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Bartz: Yahoo wants to regain R-E-S-P-E-C-T

Juan Carlos Perez | Oct. 29, 2009
Channeling Aretha Franklin, Yahoo CEO Carol Bartz told investors and financial analysts on Wednesday that the company is working hard to regain the respect it has lost in the market.

MIAMI, 28 OCTOBER 2009 - Channeling Aretha Franklin, Yahoo CEO Carol Bartz told investors and financial analysts on Wednesday that the company is working hard to regain the respect it has lost in the market.

Bartz, known for her no-nonsense demeanor and spicy vocabulary, spoke with more vehemence than usual, labeling her company's 6 percent operating margin as "pathetic" and acknowledging Yahoo "somehow got boring" and confused users, clients and analysts about its mission.

But she promised that the company is at a turning point. "Today is the beginning of a journey back to respect," Bartz said during her opening remarks, which were webcast.

"We're not here to 'wow' you today, but we're here to intrigue you and impress you and we're going to work really hard to do that," she added.

The event, scheduled to last 7 hours, will focus on highlighting what Bartz described as the company's impressive breadth, which sets it apart from competitors and will be at the core of its resurgence.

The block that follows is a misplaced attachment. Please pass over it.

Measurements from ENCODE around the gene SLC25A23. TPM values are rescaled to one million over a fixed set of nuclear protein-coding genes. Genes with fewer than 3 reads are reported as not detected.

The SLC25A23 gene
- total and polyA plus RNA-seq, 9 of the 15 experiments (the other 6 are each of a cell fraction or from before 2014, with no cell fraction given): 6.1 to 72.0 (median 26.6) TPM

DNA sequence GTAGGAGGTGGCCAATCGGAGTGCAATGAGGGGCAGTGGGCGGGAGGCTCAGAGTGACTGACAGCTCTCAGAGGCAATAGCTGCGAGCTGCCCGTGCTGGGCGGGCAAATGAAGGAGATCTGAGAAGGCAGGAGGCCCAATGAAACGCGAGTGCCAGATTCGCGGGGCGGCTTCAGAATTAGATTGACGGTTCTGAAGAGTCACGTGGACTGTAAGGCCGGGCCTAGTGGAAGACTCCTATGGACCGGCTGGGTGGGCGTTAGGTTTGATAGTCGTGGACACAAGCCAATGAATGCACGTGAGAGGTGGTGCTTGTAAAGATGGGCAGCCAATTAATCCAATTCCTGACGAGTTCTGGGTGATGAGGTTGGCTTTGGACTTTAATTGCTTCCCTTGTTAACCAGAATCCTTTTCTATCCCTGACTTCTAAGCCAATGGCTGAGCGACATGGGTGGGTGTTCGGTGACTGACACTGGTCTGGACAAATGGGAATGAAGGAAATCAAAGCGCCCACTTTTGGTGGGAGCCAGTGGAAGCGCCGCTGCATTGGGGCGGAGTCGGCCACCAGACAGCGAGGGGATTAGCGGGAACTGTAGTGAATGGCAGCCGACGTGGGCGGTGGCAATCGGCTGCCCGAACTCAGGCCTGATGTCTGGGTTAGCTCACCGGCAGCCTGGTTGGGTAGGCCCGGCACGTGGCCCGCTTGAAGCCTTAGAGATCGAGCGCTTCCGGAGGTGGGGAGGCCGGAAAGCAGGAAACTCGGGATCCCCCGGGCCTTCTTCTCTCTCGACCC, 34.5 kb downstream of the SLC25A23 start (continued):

About a dozen high-ranking officials are scheduled to speak, including CTO and Executive Vice President of Products Ari Balogh and Executive Vice President of Yahoo North America Hilary Schneider.

Bartz acknowledged struggling herself with the question of what Yahoo is when she took over as CEO in January of this year, so the company went out and talked to many users in about 10 countries.

It found out its users consider Yahoo their "home on the Internet," Bartz said.

"They come home to Yahoo. They tell us that," she said.

That gives Yahoo a user base of a scale and diversity that's unparalleled, allowing it to offer advertisers not only "a safe neighborhood" for their campaigns but also increasingly refined marketing insight.

"We are the largest communications engine in the whole world," she said.

"We're not a search company. We're not a display [advertising] company. We're a broad-based Internet technology company that serves up the most interesting content on the Internet to 600 million people. That's awesome," Bartz added.

Last but not least, Yahoo is highly motivated to stage a comeback. "We have fallen and we really want to get back up," she said.

Taking the stage after Bartz, Balogh kept hammering on the main topic of Yahoo's size and breadth, rattling off statistics: every day, Yahoo serves up 4.5 billion pages and 10 billion ad impressions, he said. Yahoo Mail has more than 300 million account holders. "That's big," Balogh said.

And yet, not big enough. "As impressive as that is, we see a tremendous opportunity for deepening engagement and for continuing to grow," he said.

Although users have more options than ever in terms of Web sites, having a trusted brand becomes increasingly important, which benefits Yahoo, according to Balogh.

 

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